THURSDAY, Jan. 24, 2019 — The average annual cost of inpatient hospitalizations for firearm injury exceeded $911 million from 2010 to 2015, with 9.5 percent of that amount due to readmissions, according to a study published online Jan. 24 in PLOS ONE.
Sarabeth A. Spitzer, from the Stanford University School of Medicine in California, and colleagues examined the six-month readmission risk and hospital costs for patients injured by firearms using data from the Nationwide Readmission Database from 2010 to 2015. The authors assessed frequency of readmissions at six months and hospital costs associated with readmissions for firearm-related injuries.
The researchers found that 15.6 percent of patients discharged after a firearm injury were readmitted within six months. For firearm injury, the average annual cost of inpatient hospitalizations was more than $911 million (average cost per patient, $32,700); of these costs, 9.5 percent were due to readmissions. During the study period, Medicare and Medicaid covered 45.2 percent of total costs, while uninsured patients accounted for 20.1 percent.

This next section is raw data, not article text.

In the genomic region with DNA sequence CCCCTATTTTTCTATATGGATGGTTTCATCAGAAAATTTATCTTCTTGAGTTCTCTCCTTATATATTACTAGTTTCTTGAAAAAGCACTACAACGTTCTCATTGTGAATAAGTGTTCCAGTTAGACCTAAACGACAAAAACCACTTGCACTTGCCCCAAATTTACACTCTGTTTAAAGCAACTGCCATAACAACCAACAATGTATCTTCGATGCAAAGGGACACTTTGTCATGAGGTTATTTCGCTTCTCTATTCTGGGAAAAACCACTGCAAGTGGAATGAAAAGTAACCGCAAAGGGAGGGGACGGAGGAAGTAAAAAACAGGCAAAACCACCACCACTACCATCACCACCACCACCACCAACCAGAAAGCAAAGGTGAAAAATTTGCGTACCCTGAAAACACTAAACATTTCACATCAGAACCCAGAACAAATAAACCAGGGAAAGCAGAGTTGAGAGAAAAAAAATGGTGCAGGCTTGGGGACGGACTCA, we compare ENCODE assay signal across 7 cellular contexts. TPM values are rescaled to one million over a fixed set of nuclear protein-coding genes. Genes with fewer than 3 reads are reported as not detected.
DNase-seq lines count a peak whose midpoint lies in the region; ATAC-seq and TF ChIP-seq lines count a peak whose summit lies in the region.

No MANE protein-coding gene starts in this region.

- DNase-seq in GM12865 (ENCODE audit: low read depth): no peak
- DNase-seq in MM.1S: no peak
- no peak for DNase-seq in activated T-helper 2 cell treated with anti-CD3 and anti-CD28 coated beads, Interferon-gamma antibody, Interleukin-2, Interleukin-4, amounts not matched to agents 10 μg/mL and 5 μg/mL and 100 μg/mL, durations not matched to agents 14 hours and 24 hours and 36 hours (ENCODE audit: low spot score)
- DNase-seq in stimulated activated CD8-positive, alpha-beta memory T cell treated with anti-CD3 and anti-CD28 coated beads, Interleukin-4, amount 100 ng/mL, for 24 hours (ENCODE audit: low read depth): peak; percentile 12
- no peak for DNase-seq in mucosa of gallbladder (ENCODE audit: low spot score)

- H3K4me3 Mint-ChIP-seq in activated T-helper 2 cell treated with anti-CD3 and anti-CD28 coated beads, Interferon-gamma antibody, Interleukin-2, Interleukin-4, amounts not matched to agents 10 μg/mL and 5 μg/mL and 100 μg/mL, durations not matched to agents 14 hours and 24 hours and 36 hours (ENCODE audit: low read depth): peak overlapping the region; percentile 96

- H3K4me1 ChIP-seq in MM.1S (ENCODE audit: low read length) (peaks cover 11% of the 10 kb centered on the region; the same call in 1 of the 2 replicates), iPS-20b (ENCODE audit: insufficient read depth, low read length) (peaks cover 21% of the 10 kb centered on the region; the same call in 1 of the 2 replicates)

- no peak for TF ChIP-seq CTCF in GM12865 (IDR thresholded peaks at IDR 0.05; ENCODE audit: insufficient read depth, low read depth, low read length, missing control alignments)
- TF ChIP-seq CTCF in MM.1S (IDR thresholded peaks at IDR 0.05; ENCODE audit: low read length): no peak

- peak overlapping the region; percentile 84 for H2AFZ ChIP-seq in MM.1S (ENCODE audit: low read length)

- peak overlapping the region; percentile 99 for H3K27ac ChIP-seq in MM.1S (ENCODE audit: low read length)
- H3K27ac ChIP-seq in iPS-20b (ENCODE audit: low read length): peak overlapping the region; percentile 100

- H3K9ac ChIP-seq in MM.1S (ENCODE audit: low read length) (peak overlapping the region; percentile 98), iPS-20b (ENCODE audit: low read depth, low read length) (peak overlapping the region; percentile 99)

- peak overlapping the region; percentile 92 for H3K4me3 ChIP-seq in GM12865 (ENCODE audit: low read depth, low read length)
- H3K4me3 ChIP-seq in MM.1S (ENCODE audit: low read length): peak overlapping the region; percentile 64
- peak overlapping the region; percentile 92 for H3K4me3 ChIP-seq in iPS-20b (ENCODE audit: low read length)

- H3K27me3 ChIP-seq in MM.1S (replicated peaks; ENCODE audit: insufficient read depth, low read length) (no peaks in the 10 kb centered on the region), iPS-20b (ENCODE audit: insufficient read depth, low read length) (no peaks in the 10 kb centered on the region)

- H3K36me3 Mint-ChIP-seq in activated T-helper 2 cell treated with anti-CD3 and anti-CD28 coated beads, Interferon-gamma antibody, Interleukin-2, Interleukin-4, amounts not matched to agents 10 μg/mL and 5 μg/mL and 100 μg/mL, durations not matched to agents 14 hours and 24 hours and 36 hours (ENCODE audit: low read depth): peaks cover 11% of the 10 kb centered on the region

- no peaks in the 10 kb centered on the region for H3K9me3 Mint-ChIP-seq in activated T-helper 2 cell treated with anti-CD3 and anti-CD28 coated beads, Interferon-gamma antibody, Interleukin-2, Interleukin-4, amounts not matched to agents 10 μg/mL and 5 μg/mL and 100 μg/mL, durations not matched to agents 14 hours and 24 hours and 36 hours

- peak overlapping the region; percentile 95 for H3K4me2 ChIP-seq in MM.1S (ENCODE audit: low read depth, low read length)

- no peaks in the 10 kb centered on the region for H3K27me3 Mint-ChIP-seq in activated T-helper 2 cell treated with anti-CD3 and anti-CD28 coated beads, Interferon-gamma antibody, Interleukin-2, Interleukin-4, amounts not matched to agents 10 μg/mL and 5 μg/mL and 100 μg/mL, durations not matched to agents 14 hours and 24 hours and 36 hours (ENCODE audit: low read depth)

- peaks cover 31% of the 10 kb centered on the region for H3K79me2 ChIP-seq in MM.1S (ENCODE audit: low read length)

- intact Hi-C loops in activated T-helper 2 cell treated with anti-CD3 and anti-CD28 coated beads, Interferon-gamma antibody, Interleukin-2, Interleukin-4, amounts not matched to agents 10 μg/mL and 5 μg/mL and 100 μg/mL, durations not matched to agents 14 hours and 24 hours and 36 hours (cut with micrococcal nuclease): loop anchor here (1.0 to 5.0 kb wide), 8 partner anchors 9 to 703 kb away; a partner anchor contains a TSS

“This study shows that readmissions are an expensive and underestimated cost to society. This information could be used by policy makers to more effectively guide policy decisions surrounding firearms to reduce the incidence of these devastating injuries,” the authors write. “For example, these costs could be used to justify expensive injury prevention programs, or a tax on firearm paraphernalia similar to taxes imposed on cigarettes.”
Posted: January 2019
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